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Welcome to Navigating the Charities and Nonprofits Website. The information contained in this presentation isn’t official guidance.

Now let's get started. Did you know the Charities and Nonprofits website links to hundreds of pages of helpful information?

It's the place to go if you're a: Nonprofit organization thinking about federal tax-exempt status; an employee of a charity or other tax-exempt organization who needs help completing annual filings; someone looking for information on a charity you'd like to donate to.

Part of the IRS Exempt Organizations, or EO, mission is to help our customers understand their tax responsibilities and find information about tax-exempt organizations. We do this using many products, like: The IRS.gov Charities and Nonprofits website; StayExempt.IRS.gov, our educational website; the EO Update electronic newsletter; The online search tool called Tax Exempt Organization Search or TEOS.

To reach our site, you can enter the IRS.gov/charities in your browser or go to IRS.gov and click on the "Charities and Nonprofits" banner or select “Charities and Nonprofits” from the menu on mobile devices.

Here's our Charities and Nonprofits home page.

We developed the site to make it easy for you to learn about setting up a charity or nonprofit tax-exempt organization or help to maintain the tax-exempt status of your organization.

On the left side (or in menu for mobile devices), under “Charities and Nonprofits,” you’ll find categories of information and learn more about setting up and maintaining a charity or nonprofit. On mobile devices, you would expand the “More in File” option.

The first item, Exempt Organization Types, gives you more information about Charitable Organizations, Churches and Religious Organizations, Private Foundations, Political Organizations and Other Nonprofits.

The Other Nonprofits link directs you to “Tax Information for Other Nonprofits” and Requirements for Exemption where you’ll find different types of tax-exempt organizations and detailed requirements for their exemption under the Code.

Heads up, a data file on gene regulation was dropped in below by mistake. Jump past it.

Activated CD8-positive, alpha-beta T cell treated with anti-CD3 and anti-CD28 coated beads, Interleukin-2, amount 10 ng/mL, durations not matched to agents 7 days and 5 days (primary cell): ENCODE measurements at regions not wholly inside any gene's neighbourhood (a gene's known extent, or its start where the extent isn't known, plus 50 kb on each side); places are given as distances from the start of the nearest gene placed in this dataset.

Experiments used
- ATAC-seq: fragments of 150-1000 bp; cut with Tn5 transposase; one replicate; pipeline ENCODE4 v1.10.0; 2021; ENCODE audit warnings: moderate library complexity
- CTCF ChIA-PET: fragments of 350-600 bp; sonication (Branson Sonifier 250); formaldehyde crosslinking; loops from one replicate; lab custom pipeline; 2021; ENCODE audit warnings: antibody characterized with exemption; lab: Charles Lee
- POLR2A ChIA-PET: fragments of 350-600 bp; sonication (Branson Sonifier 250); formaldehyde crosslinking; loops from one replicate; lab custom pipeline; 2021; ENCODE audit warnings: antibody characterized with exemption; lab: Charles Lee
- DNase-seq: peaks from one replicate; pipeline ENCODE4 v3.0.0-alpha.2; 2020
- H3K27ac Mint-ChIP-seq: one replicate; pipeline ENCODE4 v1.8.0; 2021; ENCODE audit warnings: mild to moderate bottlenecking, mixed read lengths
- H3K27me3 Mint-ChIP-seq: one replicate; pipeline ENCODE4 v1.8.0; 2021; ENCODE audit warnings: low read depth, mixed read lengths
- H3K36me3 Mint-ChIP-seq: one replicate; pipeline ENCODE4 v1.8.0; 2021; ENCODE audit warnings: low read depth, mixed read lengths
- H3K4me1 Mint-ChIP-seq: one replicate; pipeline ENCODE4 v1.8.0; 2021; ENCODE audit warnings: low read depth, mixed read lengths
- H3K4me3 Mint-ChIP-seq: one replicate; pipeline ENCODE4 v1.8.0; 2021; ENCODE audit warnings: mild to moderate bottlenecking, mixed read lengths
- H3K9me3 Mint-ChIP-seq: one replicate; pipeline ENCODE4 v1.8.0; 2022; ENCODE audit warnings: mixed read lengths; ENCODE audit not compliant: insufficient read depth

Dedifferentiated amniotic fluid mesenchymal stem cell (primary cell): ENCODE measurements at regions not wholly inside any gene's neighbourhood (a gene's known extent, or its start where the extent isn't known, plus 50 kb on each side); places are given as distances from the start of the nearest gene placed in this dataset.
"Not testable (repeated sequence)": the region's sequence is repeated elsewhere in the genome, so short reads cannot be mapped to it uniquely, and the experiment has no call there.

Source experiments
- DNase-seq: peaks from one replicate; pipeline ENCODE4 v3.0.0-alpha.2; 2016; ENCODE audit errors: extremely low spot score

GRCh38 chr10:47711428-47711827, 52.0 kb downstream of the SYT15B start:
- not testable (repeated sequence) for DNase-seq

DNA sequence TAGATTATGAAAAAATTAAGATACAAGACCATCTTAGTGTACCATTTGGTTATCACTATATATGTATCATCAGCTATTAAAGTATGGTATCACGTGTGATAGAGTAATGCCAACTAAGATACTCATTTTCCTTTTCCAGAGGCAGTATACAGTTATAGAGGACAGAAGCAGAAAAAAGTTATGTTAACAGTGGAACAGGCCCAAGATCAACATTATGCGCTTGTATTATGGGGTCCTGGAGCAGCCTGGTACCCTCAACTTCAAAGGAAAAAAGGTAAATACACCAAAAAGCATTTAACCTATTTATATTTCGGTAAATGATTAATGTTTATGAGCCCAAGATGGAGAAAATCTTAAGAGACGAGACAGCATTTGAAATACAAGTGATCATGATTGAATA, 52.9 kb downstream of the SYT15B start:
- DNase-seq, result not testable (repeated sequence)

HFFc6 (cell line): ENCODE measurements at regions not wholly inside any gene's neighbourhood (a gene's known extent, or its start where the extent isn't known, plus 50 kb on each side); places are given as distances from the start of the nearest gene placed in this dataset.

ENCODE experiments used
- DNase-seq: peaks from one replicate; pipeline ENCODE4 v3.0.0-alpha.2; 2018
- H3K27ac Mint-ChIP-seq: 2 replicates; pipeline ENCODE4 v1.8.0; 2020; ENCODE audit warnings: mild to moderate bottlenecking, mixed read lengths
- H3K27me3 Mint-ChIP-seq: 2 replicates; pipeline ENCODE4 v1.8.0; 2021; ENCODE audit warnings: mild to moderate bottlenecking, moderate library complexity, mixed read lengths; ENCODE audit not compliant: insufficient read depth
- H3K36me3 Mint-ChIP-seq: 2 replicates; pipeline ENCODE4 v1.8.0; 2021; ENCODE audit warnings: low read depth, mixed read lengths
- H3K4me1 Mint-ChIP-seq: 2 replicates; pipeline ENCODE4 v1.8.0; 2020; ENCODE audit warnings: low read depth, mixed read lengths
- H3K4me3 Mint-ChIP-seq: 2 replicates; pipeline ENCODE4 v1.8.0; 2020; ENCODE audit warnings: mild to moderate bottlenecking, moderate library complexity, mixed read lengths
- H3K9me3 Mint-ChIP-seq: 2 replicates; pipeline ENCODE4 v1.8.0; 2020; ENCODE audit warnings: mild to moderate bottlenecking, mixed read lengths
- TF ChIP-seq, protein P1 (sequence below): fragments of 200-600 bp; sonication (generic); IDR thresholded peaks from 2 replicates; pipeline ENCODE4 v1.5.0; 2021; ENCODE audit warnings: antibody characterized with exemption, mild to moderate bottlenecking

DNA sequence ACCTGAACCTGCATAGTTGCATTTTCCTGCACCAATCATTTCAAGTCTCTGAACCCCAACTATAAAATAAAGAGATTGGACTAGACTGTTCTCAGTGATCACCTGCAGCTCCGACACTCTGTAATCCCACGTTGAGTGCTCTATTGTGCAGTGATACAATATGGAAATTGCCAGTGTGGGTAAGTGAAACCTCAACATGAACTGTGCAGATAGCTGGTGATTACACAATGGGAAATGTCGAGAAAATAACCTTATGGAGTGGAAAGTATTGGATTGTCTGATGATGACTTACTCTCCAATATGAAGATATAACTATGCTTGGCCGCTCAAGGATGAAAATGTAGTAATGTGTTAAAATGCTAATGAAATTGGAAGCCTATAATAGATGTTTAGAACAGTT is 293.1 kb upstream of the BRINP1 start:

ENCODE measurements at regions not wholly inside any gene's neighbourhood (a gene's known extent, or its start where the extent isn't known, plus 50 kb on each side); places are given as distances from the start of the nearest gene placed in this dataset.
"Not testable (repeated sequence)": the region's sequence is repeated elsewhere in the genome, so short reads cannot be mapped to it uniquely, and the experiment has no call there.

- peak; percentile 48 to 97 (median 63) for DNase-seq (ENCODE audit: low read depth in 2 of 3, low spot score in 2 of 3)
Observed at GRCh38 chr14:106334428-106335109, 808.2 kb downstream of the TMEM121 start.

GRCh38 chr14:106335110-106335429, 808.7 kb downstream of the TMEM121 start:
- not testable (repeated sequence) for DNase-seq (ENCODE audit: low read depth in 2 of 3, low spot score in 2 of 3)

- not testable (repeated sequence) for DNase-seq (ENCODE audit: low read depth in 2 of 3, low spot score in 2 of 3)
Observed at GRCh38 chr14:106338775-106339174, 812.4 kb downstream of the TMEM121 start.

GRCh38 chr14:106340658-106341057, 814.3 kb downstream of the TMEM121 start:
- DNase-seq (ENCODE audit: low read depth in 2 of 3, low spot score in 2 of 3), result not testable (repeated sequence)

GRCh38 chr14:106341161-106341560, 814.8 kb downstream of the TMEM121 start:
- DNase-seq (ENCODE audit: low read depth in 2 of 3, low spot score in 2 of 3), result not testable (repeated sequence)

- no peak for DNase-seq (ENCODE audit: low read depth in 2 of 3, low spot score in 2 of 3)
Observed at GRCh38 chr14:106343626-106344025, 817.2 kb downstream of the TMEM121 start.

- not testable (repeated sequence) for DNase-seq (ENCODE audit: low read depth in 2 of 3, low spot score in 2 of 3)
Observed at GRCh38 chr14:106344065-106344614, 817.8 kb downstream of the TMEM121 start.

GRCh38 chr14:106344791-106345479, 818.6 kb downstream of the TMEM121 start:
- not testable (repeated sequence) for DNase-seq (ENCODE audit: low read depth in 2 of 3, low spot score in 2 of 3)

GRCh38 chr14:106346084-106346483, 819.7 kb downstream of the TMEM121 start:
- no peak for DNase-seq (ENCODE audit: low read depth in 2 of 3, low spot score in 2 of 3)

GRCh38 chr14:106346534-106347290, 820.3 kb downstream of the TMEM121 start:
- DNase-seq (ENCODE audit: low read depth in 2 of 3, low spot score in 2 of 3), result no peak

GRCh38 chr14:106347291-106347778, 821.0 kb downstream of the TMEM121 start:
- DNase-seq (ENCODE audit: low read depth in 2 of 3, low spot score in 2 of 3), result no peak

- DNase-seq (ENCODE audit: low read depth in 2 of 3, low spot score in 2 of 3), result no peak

Under the Lifecycle of an Exempt Organization, you’ll find the five stages in an organization’s life cycle and details on: 1. Starting Out, 2. Applying for Exemption, 3. Required Filings, 4. Ongoing Compliance, and 5. Significant Events On IRS.gov, we've grouped our information into these five stages and written many of these “lifecycle” topics for different types of exempt organizations, including private foundations, public charities, social welfare organizations, and others to show what each should do at the five major life stages of their organization.

Under the Annual Filing and Forms section, we list information on required filing of Form 990 series returns, Employment Taxes and Unrelated Business Income Tax.

You’ll find resources to help you determine which form your organization should file, frequently asked questions, common errors and other helpful links.

Under Charitable Contributions – we have information on: Organizations Eligible to Receive Tax-Deductible Charitable Contributions, Tax Information on Donated Property, Substantiating Charitable Contributions, Tips for Taxpayers Making Charitable Donations and Special Charitable Contributions for Certain IRA Owners.

And if you’d like to know about a tax-exempt organization’s federal tax status and returns – click on Search for Charities to link to the Tax Exempt Organization Search (TEOS) landing page, our online search tool.

Check out our online educational resources such as Webinars, Virtual workshops for Small and Medium-Sized Exempt Organizations and information about IRS Nationwide Tax Forums, including past presentations. You can also request an IRS exempt organization speaker at your organization’s event.

Our StayExempt.IRS.gov website offers educational presentations especially for 501(c)(3) exempt organizations (charities).

For example, there’s a 10-course, interactive workshop for organizational leaders, volunteers and anyone applying for tax-exempt status to understand the benefits, limitations and expectations of being a tax-exempt organization.

You can join our 180,000 subscribers and sign up for our Free e-Newsletter, the EO Update - for up-to-date information for tax-exempt organizations and tax practitioners. Or, browse our prior editions.

The middle section of the EO webpage is tailored to customers who know where they want to go.

We broke up this content into the four most used areas: Tax Exemption, Annual Filing and Forms, Tax-Exempt Organization Search (TEOS) and Education.

Under “Tax Exemption,” you’ll find a wealth of information about how to apply or reapply for tax-exempt status, including what forms to use.

Browse the “Applying” page to see our top ten tips to shorten the tax-exempt application process and sample application questions to help you complete your application. Under “Annual Filing and Forms” you’ll find information focused on filing the 990 series returns. Here are quick links to our TEOS tool to find information about a tax-exempt organization’s federal tax status and return return filings, and Education.

The Tax Exempt and Government Entities Issue Snapshots are IRS employee job aids that analyze and list resources on a specific technical tax issue. You can also find “Audit Technique Guides,” (ATGs), that explore technical issues common to certain types of EOs like StayExempt presentations. ATGs can help existing EOs keep their exempt status.

On the right side of the IRS.gov Charities and Nonprofits home page, you’ll find Quicklinks such as our A-Z Site Index and links to the other topics I’ve highlighted.

The IRS EO webpage has a lot of great resources and information - so please visit our Charities and Nonprofits website and discover what's there to help you get and maintain your federal tax-exempt status. Thanks for watching.